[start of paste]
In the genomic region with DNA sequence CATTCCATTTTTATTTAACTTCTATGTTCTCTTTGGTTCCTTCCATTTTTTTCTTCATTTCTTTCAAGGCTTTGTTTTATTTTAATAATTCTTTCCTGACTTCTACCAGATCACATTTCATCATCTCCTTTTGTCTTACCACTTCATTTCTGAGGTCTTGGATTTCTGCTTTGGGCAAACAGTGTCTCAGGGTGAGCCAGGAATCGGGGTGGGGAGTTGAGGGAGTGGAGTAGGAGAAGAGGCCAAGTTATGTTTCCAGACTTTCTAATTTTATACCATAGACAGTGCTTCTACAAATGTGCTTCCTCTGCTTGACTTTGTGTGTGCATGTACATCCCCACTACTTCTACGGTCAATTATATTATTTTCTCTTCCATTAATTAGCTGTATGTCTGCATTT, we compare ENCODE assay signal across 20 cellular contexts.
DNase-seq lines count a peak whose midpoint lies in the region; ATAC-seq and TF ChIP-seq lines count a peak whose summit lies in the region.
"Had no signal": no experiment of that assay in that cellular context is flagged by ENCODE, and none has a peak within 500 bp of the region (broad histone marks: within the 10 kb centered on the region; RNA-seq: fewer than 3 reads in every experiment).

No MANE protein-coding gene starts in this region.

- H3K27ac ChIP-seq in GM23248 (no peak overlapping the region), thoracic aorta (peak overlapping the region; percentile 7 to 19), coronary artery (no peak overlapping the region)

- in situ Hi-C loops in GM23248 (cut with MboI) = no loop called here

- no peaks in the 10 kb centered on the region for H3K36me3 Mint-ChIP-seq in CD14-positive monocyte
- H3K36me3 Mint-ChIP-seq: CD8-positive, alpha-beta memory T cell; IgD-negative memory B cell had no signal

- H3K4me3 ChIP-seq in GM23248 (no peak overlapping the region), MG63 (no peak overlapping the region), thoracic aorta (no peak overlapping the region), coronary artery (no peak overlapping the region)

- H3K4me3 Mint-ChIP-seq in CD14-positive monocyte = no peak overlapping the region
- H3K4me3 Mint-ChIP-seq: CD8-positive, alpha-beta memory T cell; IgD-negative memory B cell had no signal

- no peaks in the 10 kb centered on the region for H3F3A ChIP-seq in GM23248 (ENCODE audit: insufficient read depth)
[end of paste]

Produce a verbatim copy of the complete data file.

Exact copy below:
In the genomic region with DNA sequence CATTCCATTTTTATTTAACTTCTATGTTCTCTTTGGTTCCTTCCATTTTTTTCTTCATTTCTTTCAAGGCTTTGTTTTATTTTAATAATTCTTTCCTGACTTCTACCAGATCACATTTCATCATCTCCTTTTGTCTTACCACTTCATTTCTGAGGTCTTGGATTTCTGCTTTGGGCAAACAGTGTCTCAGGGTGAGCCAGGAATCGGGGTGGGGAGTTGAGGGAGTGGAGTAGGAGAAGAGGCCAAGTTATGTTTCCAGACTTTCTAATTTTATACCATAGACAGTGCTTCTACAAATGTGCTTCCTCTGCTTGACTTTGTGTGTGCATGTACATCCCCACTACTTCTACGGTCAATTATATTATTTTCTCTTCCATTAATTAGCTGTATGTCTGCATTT, we compare ENCODE assay signal across 20 cellular contexts.
DNase-seq lines count a peak whose midpoint lies in the region; ATAC-seq and TF ChIP-seq lines count a peak whose summit lies in the region.
"Had no signal": no experiment of that assay in that cellular context is flagged by ENCODE, and none has a peak within 500 bp of the region (broad histone marks: within the 10 kb centered on the region; RNA-seq: fewer than 3 reads in every experiment).

No MANE protein-coding gene starts in this region.

- H3K27ac ChIP-seq in GM23248 (no peak overlapping the region), thoracic aorta (peak overlapping the region; percentile 7 to 19), coronary artery (no peak overlapping the region)

- in situ Hi-C loops in GM23248 (cut with MboI) = no loop called here

- no peaks in the 10 kb centered on the region for H3K36me3 Mint-ChIP-seq in CD14-positive monocyte
- H3K36me3 Mint-ChIP-seq: CD8-positive, alpha-beta memory T cell; IgD-negative memory B cell had no signal

- H3K4me3 ChIP-seq in GM23248 (no peak overlapping the region), MG63 (no peak overlapping the region), thoracic aorta (no peak overlapping the region), coronary artery (no peak overlapping the region)

- H3K4me3 Mint-ChIP-seq in CD14-positive monocyte = no peak overlapping the region
- H3K4me3 Mint-ChIP-seq: CD8-positive, alpha-beta memory T cell; IgD-negative memory B cell had no signal

- no peaks in the 10 kb centered on the region for H3F3A ChIP-seq in GM23248 (ENCODE audit: insufficient read depth)